In many quarters these days, Siegfried Sassoon is best known as one of the principals in Pat Barker's exceptional 1992 novel, Regeneration, about the real-life Sassoon's treatment for shell shock while at Craiglockhart -- or "Dottyville," as Sassoon called it -- a Scottish sanitarium where he had been sent in 1917 after denouncing British participation in World War I and refusing to return to the front.
Sassoon was remanded to Dottyville because it would have been too embarrassing to court-martial him: He was a decorated war hero and a best-selling poet, one of that talented generation of World War I writers who in spare, colloquial language evoked the horror and ultimate meaninglessness of war.
In the anthologies, Sassoon is usually bracketed with Rupert Brooke and Wilfred Owen.
He was more talented than Brooke, arguably less so than Owen, whose career he championed, but it's hard to say what would have become of the others. Brooke and Owen both died in the war, while Sassoon, though twice-wounded, went on to live a long and somewhat wistful life (born in 1886, he died in 1967) and outlasted his own legacy.
He was a minor poet, a writer of misty, Rossetti-like verse, who briefly flared into greatness and then reverted to being minor again, without ever quite understanding what had happened to him.
Siegfried Loraine Sassoon was a bundle of contradictions. He was Jewish, or his father was (he left the family when Sassoon was four) -- the descendant of an enormously wealthy Sephardic family.
His mother was a painter who came from ancient Cheshire stock, and Sassoon grew up on a country estate and in the Church of England, even acquiring that tinge of anti-Semitism customary among the British upper classes, before converting late in life to Roman Catholicism.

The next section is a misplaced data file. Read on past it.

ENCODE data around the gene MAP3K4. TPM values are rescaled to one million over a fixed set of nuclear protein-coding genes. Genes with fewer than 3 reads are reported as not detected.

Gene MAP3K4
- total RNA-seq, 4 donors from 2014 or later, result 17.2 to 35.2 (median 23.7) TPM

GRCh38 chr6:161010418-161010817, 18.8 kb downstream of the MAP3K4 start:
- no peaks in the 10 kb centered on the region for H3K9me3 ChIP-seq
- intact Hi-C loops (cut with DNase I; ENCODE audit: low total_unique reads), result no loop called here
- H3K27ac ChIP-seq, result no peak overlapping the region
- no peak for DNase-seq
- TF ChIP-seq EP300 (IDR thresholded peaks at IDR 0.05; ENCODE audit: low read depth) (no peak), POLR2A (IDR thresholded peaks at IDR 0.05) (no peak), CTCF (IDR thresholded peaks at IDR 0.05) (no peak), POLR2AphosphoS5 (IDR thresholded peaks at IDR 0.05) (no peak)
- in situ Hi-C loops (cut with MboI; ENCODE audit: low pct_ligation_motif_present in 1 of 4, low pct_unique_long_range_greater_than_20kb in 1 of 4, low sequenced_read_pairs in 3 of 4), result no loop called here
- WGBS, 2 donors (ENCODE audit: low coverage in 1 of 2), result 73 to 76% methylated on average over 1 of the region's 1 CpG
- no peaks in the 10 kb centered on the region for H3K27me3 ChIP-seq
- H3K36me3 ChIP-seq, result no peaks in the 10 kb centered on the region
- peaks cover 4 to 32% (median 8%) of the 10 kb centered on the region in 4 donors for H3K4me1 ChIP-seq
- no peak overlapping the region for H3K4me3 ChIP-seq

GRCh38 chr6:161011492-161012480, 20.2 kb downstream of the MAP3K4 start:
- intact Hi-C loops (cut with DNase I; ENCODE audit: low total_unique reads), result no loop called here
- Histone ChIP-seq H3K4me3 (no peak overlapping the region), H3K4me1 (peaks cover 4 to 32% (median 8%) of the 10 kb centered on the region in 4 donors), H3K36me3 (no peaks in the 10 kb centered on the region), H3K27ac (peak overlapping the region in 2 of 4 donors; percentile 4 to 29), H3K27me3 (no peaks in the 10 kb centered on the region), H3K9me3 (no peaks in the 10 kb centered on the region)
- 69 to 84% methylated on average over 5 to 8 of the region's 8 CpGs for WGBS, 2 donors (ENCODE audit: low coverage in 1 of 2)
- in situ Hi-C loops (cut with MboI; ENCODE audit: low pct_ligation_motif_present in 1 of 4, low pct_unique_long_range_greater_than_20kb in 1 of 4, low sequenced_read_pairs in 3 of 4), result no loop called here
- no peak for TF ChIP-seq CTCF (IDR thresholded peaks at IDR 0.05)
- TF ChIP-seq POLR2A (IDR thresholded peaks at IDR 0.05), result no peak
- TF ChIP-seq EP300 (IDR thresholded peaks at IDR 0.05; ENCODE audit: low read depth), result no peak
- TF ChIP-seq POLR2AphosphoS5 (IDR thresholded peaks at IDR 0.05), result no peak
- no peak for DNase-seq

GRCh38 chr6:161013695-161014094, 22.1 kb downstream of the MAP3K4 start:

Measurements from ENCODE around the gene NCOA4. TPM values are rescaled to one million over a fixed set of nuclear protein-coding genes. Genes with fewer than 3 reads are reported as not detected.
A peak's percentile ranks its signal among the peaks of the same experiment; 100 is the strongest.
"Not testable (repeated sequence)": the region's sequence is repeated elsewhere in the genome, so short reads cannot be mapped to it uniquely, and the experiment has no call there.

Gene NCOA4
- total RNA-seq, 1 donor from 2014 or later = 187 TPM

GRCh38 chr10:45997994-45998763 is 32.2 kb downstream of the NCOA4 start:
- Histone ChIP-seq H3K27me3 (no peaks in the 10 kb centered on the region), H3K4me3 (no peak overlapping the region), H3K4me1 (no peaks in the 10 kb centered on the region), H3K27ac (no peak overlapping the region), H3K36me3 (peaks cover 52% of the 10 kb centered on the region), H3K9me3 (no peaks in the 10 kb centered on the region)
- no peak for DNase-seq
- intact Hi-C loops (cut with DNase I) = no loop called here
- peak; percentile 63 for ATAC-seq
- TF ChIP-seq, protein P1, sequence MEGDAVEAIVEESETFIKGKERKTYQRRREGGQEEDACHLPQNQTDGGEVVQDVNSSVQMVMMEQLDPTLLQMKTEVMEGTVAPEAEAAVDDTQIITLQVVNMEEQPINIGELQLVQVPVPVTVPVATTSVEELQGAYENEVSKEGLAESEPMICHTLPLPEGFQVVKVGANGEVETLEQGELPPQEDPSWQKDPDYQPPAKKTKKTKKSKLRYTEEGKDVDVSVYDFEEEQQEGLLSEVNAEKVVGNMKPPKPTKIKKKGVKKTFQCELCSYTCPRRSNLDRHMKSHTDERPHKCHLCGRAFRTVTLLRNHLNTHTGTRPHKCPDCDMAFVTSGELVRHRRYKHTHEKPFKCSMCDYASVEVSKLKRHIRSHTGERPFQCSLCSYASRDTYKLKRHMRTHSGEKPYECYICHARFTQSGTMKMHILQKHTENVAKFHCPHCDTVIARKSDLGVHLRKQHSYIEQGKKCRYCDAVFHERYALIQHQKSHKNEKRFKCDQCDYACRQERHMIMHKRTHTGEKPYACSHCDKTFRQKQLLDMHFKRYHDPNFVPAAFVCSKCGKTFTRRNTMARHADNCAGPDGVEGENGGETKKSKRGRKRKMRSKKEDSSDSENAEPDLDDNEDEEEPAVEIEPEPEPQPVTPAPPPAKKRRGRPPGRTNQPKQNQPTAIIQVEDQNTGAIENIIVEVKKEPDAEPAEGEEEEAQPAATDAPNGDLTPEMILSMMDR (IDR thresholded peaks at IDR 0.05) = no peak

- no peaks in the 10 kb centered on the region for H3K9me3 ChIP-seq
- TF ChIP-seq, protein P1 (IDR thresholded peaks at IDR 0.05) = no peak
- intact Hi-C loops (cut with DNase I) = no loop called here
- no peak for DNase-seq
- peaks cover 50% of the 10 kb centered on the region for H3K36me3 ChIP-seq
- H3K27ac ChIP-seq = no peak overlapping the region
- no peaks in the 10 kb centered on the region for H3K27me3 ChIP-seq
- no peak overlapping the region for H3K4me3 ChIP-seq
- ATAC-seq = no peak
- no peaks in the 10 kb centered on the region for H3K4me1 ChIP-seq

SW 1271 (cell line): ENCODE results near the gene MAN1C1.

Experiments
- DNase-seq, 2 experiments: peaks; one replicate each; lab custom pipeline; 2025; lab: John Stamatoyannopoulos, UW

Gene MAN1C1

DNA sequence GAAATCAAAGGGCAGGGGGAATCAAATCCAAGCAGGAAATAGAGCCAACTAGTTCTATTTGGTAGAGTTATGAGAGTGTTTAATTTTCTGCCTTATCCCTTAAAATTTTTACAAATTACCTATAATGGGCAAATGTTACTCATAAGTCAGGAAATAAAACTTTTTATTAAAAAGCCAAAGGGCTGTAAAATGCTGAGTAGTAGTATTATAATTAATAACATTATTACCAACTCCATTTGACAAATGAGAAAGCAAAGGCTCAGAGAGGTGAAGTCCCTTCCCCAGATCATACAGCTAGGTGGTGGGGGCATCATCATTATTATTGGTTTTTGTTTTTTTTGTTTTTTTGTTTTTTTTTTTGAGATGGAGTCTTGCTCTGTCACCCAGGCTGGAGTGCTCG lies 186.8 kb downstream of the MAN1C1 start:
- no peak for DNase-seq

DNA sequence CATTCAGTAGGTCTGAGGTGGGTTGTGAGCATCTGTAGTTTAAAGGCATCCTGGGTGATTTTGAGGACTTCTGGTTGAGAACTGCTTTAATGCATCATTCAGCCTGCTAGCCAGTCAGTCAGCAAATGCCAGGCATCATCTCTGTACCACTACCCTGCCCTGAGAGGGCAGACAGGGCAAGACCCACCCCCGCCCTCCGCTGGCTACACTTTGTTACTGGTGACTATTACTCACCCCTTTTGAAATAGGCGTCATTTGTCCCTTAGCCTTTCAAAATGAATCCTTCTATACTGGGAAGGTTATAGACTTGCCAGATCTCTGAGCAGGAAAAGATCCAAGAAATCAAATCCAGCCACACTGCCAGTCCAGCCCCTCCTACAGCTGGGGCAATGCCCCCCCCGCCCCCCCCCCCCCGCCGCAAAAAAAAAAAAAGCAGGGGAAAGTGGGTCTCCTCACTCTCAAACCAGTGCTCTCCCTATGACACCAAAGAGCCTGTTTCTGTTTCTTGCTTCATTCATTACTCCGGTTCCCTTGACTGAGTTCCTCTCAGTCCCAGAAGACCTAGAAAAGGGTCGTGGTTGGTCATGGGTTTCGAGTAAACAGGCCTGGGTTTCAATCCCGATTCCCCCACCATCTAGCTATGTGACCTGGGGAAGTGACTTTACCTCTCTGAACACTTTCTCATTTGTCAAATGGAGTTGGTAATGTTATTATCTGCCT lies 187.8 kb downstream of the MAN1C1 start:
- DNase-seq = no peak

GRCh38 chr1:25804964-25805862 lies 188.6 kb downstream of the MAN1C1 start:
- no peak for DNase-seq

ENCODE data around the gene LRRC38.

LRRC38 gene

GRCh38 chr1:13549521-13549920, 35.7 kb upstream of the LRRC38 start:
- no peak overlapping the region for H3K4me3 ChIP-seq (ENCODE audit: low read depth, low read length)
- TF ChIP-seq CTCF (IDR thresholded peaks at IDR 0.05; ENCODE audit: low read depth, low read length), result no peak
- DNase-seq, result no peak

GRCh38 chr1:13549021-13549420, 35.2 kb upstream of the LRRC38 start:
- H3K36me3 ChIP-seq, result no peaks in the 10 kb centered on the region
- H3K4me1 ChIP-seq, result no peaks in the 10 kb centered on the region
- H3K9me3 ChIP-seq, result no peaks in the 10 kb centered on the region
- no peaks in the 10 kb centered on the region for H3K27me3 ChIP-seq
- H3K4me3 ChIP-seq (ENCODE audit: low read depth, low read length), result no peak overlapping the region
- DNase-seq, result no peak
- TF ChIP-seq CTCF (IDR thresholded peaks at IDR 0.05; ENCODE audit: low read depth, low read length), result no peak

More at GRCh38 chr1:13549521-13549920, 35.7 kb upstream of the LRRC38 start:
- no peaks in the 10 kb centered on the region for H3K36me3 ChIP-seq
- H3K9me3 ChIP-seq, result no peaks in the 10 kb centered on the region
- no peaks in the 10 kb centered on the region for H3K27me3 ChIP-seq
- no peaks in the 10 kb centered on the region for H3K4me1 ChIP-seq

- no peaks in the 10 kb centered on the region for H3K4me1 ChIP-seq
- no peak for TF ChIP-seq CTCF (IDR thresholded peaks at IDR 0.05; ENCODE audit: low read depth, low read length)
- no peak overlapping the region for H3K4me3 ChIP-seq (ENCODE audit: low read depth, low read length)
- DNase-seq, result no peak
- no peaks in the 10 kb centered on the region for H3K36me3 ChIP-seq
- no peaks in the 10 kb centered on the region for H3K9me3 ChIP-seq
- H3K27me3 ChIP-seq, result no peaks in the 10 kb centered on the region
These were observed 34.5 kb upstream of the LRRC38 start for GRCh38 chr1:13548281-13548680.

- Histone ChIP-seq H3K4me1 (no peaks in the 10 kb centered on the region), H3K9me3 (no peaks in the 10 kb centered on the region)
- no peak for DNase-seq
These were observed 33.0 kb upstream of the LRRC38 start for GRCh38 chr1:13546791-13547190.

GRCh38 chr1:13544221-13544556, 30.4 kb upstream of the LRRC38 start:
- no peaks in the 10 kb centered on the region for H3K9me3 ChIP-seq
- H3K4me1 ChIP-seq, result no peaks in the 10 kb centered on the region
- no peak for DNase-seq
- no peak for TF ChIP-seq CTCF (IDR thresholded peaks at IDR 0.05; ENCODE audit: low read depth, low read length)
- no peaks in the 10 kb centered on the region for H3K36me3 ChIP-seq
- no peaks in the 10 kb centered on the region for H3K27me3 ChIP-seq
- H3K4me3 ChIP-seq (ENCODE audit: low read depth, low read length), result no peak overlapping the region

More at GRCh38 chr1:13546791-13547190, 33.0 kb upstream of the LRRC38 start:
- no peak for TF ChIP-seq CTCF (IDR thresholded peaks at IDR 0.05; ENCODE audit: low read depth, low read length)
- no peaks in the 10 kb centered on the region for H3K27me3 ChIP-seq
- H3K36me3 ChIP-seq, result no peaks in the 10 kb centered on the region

Sassoon was an aesthete and a bohemian who was nevertheless an enthusiastic guest at country-house weekends, and his favorite pastimes were cricket, golf and riding to hounds.
He was a rich man who lived in a great house, but called himself a socialist and gave away vast sums to his friends. And Sassoon was gay, closeted at first but then remarkably open for the time. Yet he eventually married and had a son, in whom he was greatly relieved to see evidence of sexual "normality."
Sassoon wrote six volumes of slightly fictionalized autobiography, of which the most famous was his bestselling Memoirs of a Fox-Hunting Man, and since his death there have been at least a half-dozen biographies, of which Max Egremont's is easily the most engaging.
The author is himself a vaguely Sassoonish character, a titled aristo who writes books to help pay for the upkeep of Petworth, his ancestral estate, and he is related to two of the players in the story: Wilfrid Scawen Blunt, an older poet who was one of Sassoon's mentors, and Stephen Tennant, who was the great love of Sassoon's life.
Max Egremont is a historian, not a literary scholar, and he is occasionally a little tone-deaf to the verse, which he mostly cites in snippets, as signposts to what was going on in the life.
He also takes Sassoon's side, more or less, in Sassoon's feud with the moderns and his refusal to learn anything from them -- in fact the signal mistake of his career. In that respect, Sassoon was a little like the American poet Edna St. Vincent Millay.